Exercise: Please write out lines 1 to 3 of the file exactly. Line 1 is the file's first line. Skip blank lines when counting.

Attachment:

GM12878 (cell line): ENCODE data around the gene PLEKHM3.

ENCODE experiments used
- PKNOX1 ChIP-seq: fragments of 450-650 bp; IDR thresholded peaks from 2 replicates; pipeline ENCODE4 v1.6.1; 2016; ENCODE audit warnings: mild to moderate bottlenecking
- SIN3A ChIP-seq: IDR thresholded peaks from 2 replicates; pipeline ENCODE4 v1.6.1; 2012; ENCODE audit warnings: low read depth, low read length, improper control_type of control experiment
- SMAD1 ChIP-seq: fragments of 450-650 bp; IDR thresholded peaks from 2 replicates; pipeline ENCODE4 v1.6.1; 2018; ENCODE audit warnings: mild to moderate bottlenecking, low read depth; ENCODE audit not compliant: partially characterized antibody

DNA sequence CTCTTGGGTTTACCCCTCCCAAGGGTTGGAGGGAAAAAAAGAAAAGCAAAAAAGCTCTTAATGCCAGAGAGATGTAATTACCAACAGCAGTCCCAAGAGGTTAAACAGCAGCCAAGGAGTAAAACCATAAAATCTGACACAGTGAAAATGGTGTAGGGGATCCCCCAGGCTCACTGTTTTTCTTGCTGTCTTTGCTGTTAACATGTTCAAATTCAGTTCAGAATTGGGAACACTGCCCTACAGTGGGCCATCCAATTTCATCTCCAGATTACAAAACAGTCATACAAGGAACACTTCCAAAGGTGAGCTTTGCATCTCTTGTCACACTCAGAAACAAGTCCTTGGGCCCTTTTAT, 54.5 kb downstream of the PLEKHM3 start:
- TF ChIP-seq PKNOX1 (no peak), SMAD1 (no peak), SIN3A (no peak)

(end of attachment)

GM12878 (cell line): ENCODE data around the gene PLEKHM3.

ENCODE experiments used
- PKNOX1 ChIP-seq: fragments of 450-650 bp; IDR thresholded peaks from 2 replicates; pipeline ENCODE4 v1.6.1; 2016; ENCODE audit warnings: mild to moderate bottlenecking